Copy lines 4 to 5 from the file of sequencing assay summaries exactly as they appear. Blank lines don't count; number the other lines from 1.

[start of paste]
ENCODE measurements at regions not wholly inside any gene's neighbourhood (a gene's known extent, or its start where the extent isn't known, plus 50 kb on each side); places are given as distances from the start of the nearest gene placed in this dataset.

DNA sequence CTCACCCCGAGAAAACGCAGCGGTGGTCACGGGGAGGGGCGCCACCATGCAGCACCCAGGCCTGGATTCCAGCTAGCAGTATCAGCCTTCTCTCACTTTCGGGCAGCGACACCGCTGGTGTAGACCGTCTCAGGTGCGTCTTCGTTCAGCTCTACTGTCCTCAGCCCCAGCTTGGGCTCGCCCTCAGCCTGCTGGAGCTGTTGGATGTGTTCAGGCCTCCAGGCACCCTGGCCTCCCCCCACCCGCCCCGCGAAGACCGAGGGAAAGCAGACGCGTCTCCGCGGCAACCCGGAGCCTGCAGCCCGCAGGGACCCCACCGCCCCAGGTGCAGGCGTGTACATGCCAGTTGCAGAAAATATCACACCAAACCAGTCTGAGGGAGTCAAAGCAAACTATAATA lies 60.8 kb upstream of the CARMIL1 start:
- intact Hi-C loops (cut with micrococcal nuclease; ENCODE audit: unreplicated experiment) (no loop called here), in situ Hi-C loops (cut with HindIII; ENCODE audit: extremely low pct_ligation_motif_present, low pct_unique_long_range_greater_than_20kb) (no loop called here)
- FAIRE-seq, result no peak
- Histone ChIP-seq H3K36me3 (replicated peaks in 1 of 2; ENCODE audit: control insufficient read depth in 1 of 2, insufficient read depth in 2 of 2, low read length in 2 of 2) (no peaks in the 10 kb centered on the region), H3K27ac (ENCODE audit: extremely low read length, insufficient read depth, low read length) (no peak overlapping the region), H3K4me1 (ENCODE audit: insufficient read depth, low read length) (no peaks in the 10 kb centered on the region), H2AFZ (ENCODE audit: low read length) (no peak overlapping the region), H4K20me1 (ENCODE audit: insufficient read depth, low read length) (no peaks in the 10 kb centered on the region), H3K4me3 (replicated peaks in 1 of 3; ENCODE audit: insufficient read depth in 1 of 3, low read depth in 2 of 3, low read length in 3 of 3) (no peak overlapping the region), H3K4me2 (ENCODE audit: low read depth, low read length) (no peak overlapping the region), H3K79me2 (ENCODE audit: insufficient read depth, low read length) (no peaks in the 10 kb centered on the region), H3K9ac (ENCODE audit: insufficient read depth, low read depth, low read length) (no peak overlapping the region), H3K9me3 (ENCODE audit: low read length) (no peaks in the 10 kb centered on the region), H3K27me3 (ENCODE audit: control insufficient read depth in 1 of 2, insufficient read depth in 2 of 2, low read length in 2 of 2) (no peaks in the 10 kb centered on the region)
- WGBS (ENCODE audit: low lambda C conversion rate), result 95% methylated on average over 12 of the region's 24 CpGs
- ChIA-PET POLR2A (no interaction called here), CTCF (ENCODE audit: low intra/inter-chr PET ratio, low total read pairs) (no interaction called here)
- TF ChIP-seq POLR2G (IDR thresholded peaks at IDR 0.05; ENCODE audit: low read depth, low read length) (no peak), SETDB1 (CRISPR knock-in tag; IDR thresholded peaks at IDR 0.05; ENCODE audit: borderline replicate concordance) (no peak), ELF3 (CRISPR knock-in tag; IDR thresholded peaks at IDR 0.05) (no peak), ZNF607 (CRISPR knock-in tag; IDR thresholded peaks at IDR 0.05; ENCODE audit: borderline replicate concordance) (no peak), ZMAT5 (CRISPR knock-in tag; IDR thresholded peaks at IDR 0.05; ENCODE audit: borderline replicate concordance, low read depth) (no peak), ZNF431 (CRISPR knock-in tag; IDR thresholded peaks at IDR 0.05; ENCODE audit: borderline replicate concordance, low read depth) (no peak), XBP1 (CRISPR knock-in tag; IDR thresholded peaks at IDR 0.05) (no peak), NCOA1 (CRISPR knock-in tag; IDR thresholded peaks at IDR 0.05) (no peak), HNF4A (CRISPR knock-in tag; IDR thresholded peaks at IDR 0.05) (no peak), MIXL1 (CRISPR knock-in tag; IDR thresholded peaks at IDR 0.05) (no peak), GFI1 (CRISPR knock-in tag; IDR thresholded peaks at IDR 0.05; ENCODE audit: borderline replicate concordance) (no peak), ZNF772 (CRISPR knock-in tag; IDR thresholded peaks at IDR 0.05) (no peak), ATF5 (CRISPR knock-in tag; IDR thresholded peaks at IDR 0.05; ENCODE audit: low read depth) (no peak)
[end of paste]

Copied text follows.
- FAIRE-seq, result no peak
- Histone ChIP-seq H3K36me3 (replicated peaks in 1 of 2; ENCODE audit: control insufficient read depth in 1 of 2, insufficient read depth in 2 of 2, low read length in 2 of 2) (no peaks in the 10 kb centered on the region), H3K27ac (ENCODE audit: extremely low read length, insufficient read depth, low read length) (no peak overlapping the region), H3K4me1 (ENCODE audit: insufficient read depth, low read length) (no peaks in the 10 kb centered on the region), H2AFZ (ENCODE audit: low read length) (no peak overlapping the region), H4K20me1 (ENCODE audit: insufficient read depth, low read length) (no peaks in the 10 kb centered on the region), H3K4me3 (replicated peaks in 1 of 3; ENCODE audit: insufficient read depth in 1 of 3, low read depth in 2 of 3, low read length in 3 of 3) (no peak overlapping the region), H3K4me2 (ENCODE audit: low read depth, low read length) (no peak overlapping the region), H3K79me2 (ENCODE audit: insufficient read depth, low read length) (no peaks in the 10 kb centered on the region), H3K9ac (ENCODE audit: insufficient read depth, low read depth, low read length) (no peak overlapping the region), H3K9me3 (ENCODE audit: low read length) (no peaks in the 10 kb centered on the region), H3K27me3 (ENCODE audit: control insufficient read depth in 1 of 2, insufficient read depth in 2 of 2, low read length in 2 of 2) (no peaks in the 10 kb centered on the region)